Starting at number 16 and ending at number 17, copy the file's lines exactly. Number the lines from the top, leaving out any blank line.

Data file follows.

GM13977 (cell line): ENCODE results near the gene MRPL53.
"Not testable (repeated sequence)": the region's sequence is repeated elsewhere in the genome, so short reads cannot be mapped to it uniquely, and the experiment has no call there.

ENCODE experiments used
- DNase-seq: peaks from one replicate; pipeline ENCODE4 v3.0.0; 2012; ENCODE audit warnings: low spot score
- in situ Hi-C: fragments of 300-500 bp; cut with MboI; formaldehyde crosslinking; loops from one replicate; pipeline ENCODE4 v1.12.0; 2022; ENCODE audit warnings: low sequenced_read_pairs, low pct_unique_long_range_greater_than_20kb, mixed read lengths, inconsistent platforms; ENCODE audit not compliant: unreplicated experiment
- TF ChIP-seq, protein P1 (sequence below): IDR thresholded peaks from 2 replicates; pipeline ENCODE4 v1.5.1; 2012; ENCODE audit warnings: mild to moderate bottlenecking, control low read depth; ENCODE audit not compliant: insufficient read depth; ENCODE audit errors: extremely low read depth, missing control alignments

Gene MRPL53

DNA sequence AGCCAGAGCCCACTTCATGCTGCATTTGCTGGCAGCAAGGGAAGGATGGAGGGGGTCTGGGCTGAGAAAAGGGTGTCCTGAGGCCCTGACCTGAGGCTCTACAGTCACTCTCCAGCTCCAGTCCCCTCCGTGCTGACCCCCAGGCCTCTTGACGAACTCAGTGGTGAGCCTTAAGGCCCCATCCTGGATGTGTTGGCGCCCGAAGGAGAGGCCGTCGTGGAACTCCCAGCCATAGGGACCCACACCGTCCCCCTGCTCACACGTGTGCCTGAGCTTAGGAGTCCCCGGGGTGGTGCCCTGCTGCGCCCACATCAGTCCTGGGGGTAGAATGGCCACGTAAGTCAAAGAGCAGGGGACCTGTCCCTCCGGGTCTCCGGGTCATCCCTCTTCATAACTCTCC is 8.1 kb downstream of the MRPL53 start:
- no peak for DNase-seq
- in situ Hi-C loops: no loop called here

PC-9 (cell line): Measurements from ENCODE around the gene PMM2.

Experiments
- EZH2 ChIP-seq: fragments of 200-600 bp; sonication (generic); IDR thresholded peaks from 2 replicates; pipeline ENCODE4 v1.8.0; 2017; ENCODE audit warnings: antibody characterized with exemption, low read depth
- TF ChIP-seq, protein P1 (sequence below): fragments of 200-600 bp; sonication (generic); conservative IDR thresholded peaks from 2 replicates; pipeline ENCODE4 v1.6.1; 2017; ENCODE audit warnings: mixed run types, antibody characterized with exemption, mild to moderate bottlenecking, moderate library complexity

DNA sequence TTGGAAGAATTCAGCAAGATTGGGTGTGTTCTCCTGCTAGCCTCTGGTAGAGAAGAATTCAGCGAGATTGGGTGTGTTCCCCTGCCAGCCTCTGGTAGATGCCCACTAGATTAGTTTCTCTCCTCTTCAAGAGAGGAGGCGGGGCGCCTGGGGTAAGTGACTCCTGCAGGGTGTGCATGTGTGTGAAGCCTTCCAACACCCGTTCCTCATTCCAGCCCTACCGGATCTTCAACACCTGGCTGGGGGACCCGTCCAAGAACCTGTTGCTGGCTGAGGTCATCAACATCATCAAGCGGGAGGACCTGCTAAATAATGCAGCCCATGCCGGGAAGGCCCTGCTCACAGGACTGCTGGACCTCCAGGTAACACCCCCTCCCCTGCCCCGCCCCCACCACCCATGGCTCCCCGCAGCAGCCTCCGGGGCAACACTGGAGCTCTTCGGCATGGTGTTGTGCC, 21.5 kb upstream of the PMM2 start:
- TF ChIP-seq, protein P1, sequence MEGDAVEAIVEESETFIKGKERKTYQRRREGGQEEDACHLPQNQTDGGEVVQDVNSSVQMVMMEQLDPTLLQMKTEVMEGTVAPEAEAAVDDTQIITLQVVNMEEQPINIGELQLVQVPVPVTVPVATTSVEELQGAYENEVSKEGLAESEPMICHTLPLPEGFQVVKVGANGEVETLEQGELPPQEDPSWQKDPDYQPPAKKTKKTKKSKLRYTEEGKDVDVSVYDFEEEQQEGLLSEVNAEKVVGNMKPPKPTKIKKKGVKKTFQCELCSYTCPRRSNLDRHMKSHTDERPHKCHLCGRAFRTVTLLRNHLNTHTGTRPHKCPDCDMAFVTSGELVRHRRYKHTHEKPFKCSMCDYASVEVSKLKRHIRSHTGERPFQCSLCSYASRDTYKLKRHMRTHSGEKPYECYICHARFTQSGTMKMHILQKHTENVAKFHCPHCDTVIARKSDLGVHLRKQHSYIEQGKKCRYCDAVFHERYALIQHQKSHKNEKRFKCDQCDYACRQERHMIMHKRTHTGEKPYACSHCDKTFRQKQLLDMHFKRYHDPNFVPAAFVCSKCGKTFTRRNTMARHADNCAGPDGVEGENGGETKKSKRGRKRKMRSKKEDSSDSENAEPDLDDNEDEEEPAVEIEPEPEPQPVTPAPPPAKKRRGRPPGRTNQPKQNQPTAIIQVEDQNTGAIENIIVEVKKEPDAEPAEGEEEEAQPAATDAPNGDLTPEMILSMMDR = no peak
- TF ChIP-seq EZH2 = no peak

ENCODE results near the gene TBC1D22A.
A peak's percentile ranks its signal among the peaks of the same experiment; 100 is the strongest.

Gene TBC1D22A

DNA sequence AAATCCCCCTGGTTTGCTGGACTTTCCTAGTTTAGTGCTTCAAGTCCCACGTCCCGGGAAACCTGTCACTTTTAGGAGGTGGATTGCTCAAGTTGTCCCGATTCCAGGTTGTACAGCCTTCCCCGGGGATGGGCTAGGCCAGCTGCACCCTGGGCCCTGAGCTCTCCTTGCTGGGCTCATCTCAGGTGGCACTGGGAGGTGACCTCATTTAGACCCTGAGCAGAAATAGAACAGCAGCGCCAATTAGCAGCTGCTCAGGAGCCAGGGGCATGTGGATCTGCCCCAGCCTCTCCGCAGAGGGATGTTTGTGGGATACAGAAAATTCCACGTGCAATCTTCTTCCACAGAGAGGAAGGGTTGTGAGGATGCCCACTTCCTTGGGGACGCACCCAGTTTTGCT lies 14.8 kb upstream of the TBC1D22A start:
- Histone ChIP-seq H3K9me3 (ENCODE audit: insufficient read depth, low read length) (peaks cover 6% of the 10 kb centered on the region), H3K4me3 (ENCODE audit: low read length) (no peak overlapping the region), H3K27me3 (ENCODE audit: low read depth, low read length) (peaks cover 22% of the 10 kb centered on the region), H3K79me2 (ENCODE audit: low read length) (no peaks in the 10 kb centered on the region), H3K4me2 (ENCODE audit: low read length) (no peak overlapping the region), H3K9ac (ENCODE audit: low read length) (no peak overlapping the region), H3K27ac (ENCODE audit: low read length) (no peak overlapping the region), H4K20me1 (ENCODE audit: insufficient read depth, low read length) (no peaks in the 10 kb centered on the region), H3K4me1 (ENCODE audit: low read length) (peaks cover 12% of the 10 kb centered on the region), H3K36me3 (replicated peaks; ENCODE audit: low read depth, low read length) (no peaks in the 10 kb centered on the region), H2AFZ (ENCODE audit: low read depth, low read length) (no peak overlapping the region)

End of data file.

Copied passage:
- TF ChIP-seq, protein P1, sequence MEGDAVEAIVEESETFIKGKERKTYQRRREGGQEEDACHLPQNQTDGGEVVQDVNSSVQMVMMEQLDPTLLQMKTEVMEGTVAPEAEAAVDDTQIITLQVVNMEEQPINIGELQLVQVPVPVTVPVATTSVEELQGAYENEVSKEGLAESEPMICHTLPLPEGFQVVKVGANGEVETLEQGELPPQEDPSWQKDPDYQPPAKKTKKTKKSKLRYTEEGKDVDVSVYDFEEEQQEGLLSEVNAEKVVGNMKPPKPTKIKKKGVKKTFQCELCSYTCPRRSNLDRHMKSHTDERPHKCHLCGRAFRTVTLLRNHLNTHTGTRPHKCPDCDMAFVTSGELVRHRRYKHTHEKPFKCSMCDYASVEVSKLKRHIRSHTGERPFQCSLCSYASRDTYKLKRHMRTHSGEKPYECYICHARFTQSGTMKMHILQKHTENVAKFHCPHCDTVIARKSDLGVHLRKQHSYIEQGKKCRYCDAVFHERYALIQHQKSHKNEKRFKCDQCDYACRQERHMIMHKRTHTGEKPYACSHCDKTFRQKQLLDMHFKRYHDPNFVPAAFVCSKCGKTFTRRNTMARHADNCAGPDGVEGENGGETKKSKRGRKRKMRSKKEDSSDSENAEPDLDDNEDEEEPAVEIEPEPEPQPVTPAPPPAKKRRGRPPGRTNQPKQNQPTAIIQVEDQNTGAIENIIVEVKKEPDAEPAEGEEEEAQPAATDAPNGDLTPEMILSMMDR = no peak
- TF ChIP-seq EZH2 = no peak